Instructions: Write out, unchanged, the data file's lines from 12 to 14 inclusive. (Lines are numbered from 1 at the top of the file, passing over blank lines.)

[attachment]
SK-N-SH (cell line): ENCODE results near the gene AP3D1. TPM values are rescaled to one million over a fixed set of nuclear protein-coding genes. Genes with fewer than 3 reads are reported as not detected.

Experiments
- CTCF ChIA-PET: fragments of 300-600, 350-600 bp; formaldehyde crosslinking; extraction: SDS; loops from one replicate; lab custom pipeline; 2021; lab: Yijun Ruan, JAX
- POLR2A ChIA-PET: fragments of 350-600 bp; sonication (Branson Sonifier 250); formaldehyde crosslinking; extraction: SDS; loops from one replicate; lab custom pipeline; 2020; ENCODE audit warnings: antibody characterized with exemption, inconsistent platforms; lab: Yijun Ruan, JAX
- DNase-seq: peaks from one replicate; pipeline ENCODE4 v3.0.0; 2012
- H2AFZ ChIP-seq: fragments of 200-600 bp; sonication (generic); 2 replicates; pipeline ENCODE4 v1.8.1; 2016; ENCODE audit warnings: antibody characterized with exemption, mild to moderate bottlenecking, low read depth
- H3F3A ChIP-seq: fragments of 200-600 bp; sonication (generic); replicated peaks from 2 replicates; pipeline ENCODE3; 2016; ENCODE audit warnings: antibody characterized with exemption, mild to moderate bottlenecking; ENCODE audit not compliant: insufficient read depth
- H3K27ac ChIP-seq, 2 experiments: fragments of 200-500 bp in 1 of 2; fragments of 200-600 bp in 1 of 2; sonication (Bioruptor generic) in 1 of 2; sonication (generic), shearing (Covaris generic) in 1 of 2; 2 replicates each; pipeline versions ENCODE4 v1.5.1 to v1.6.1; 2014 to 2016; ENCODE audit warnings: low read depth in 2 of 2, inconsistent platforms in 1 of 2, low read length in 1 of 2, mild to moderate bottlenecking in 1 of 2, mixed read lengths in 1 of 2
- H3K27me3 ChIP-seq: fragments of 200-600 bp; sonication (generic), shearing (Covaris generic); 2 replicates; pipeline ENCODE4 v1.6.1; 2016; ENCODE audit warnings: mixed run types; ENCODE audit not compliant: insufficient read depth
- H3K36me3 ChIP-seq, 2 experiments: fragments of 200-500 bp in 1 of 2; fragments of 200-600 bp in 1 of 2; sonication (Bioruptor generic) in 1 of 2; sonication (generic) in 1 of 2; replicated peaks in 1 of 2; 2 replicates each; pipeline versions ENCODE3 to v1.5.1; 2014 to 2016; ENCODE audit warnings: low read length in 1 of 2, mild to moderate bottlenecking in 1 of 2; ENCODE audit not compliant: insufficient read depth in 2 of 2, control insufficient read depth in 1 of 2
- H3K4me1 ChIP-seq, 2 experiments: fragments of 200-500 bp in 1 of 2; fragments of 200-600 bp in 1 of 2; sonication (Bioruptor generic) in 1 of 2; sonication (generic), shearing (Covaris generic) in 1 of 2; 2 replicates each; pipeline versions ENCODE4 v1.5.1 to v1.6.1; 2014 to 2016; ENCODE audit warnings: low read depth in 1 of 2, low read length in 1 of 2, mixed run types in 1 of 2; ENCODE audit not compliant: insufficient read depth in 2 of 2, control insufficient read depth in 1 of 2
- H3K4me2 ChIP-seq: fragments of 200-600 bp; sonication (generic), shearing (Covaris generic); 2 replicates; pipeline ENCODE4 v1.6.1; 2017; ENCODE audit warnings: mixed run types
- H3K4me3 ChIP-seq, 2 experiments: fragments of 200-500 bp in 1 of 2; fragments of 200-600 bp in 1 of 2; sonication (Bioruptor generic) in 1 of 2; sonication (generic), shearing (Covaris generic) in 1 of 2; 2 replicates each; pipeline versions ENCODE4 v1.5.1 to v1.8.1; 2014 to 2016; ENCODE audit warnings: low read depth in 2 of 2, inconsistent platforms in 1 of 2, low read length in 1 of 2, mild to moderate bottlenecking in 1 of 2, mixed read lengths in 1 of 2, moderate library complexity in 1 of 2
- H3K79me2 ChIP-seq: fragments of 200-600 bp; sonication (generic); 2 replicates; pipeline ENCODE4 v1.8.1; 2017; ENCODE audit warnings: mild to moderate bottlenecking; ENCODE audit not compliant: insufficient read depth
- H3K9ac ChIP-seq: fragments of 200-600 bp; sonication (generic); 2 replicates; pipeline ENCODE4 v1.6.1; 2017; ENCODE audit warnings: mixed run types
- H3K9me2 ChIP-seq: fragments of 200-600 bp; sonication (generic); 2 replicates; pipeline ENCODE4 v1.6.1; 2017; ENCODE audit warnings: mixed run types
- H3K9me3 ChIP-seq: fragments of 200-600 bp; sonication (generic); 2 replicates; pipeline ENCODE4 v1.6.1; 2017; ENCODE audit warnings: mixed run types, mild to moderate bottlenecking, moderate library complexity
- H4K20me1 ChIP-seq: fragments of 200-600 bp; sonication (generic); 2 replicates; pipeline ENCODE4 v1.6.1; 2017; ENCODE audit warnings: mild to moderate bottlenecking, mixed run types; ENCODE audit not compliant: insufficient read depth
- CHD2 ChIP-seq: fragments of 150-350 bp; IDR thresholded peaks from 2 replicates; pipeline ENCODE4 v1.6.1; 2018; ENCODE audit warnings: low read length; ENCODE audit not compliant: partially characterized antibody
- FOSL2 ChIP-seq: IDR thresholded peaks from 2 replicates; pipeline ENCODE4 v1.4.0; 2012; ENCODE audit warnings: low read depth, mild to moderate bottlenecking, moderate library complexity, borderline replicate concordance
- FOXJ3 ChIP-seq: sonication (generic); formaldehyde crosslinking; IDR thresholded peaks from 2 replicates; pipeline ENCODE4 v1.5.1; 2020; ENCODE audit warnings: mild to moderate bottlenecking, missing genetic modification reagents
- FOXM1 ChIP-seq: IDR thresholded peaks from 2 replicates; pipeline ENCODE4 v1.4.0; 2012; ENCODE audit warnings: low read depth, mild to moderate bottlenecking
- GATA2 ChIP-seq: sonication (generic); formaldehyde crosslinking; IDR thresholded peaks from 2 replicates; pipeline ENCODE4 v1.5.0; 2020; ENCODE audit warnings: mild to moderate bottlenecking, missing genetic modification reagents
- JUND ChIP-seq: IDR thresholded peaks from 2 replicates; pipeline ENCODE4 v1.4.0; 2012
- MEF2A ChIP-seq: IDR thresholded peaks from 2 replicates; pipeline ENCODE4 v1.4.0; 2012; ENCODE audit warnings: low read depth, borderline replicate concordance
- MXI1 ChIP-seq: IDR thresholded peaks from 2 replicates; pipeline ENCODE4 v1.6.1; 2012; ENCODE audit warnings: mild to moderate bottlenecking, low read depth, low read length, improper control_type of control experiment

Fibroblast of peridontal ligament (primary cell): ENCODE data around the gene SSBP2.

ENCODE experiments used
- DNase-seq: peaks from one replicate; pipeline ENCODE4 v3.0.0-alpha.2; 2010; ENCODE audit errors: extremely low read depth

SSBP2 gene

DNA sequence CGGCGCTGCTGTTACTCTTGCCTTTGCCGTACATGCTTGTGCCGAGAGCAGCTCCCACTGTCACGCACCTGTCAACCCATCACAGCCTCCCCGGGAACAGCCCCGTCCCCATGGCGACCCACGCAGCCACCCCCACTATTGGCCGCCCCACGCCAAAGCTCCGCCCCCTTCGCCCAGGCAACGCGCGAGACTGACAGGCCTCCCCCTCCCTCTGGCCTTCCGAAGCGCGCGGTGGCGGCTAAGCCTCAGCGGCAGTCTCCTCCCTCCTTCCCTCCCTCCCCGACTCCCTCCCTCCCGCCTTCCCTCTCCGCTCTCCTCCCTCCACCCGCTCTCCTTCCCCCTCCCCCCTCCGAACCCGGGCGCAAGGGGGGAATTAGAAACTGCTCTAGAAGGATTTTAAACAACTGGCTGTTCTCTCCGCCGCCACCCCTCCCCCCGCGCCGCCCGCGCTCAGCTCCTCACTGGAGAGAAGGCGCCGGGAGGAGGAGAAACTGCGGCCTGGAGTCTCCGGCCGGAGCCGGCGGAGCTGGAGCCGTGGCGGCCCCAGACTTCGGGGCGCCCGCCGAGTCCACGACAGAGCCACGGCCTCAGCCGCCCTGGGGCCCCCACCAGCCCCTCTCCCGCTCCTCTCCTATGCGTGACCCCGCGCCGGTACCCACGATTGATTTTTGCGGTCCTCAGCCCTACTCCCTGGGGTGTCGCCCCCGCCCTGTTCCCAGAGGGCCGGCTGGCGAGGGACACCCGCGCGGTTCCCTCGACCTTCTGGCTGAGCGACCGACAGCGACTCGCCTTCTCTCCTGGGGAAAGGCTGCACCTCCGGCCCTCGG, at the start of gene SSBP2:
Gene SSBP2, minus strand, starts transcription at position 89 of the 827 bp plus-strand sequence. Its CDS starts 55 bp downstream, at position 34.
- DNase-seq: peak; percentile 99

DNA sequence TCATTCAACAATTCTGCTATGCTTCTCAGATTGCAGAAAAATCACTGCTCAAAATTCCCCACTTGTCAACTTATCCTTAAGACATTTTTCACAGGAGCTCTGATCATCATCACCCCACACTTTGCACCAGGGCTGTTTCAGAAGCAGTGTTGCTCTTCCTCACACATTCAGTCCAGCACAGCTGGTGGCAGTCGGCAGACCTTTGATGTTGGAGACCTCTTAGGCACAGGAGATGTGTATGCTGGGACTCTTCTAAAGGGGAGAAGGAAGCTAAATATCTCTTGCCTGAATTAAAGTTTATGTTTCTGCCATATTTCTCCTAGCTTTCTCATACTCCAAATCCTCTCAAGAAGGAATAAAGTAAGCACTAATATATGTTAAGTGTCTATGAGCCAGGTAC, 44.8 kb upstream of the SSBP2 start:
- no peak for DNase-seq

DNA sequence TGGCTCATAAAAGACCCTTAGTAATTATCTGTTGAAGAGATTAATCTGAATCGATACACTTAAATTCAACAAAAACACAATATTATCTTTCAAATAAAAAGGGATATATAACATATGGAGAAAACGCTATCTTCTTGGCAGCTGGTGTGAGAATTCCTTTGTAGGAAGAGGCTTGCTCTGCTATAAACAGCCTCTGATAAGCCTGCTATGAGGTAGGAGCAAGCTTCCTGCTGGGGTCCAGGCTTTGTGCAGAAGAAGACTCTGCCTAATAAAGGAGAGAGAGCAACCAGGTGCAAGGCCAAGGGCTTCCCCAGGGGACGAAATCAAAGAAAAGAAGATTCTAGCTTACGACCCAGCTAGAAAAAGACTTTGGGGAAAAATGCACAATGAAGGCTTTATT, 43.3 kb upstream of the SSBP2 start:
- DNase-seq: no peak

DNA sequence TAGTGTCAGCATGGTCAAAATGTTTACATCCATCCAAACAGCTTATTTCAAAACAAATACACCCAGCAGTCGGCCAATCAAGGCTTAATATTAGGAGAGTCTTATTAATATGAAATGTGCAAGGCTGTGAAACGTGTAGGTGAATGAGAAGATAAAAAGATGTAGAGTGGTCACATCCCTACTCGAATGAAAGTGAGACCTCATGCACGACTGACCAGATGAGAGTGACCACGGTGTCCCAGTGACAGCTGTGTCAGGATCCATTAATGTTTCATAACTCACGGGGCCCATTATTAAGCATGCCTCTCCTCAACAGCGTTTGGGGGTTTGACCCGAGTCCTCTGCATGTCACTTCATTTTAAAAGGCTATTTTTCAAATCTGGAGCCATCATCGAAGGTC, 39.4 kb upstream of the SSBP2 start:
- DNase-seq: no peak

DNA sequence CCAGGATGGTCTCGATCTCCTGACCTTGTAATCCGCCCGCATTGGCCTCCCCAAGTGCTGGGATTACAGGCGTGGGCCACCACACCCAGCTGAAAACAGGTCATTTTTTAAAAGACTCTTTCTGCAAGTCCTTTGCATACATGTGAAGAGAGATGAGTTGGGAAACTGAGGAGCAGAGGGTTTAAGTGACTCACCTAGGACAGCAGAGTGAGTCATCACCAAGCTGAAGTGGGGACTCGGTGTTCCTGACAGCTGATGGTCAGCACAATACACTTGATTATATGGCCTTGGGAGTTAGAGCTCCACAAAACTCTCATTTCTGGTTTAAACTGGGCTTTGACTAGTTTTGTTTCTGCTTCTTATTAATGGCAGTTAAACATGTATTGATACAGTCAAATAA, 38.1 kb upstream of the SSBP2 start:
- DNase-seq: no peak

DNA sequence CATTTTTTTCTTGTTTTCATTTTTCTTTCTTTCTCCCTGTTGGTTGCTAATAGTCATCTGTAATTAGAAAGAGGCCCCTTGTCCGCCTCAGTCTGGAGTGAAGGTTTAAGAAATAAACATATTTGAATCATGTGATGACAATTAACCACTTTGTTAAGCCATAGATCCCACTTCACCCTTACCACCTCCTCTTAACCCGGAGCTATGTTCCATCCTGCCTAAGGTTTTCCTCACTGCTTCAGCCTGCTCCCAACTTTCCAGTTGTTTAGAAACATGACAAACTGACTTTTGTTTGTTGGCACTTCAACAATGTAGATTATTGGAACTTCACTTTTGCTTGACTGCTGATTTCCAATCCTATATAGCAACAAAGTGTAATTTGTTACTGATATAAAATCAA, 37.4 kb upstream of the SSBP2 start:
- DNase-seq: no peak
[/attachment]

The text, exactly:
- H3K4me2 ChIP-seq: fragments of 200-600 bp; sonication (generic), shearing (Covaris generic); 2 replicates; pipeline ENCODE4 v1.6.1; 2017; ENCODE audit warnings: mixed run types
- H3K4me3 ChIP-seq, 2 experiments: fragments of 200-500 bp in 1 of 2; fragments of 200-600 bp in 1 of 2; sonication (Bioruptor generic) in 1 of 2; sonication (generic), shearing (Covaris generic) in 1 of 2; 2 replicates each; pipeline versions ENCODE4 v1.5.1 to v1.8.1; 2014 to 2016; ENCODE audit warnings: low read depth in 2 of 2, inconsistent platforms in 1 of 2, low read length in 1 of 2, mild to moderate bottlenecking in 1 of 2, mixed read lengths in 1 of 2, moderate library complexity in 1 of 2
- H3K79me2 ChIP-seq: fragments of 200-600 bp; sonication (generic); 2 replicates; pipeline ENCODE4 v1.8.1; 2017; ENCODE audit warnings: mild to moderate bottlenecking; ENCODE audit not compliant: insufficient read depth